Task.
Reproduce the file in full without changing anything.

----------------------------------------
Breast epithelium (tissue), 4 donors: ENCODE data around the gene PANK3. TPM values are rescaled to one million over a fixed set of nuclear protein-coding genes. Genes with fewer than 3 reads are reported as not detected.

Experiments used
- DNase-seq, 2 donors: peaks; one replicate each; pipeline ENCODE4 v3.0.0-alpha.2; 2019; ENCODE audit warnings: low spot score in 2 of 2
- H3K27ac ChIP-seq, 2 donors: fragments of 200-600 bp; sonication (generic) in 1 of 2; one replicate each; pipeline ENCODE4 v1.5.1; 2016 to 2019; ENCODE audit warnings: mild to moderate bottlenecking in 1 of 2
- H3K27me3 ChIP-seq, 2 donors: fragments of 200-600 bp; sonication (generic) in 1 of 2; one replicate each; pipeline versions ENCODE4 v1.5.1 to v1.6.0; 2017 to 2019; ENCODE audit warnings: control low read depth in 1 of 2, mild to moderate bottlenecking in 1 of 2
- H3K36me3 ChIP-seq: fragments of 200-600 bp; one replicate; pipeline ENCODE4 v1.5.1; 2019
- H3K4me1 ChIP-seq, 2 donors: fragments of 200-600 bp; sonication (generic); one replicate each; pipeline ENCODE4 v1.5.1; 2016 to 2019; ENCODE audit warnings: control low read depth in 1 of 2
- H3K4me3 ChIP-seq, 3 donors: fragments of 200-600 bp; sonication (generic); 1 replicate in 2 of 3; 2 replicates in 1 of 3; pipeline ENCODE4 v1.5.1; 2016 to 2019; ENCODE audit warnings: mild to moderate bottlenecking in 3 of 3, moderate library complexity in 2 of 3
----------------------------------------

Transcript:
Breast epithelium (tissue), 4 donors: ENCODE data around the gene PANK3. TPM values are rescaled to one million over a fixed set of nuclear protein-coding genes. Genes with fewer than 3 reads are reported as not detected.

Experiments used
- DNase-seq, 2 donors: peaks; one replicate each; pipeline ENCODE4 v3.0.0-alpha.2; 2019; ENCODE audit warnings: low spot score in 2 of 2
- H3K27ac ChIP-seq, 2 donors: fragments of 200-600 bp; sonication (generic) in 1 of 2; one replicate each; pipeline ENCODE4 v1.5.1; 2016 to 2019; ENCODE audit warnings: mild to moderate bottlenecking in 1 of 2
- H3K27me3 ChIP-seq, 2 donors: fragments of 200-600 bp; sonication (generic) in 1 of 2; one replicate each; pipeline versions ENCODE4 v1.5.1 to v1.6.0; 2017 to 2019; ENCODE audit warnings: control low read depth in 1 of 2, mild to moderate bottlenecking in 1 of 2
- H3K36me3 ChIP-seq: fragments of 200-600 bp; one replicate; pipeline ENCODE4 v1.5.1; 2019
- H3K4me1 ChIP-seq, 2 donors: fragments of 200-600 bp; sonication (generic); one replicate each; pipeline ENCODE4 v1.5.1; 2016 to 2019; ENCODE audit warnings: control low read depth in 1 of 2
- H3K4me3 ChIP-seq, 3 donors: fragments of 200-600 bp; sonication (generic); 1 replicate in 2 of 3; 2 replicates in 1 of 3; pipeline ENCODE4 v1.5.1; 2016 to 2019; ENCODE audit warnings: mild to moderate bottlenecking in 3 of 3, moderate library complexity in 2 of 3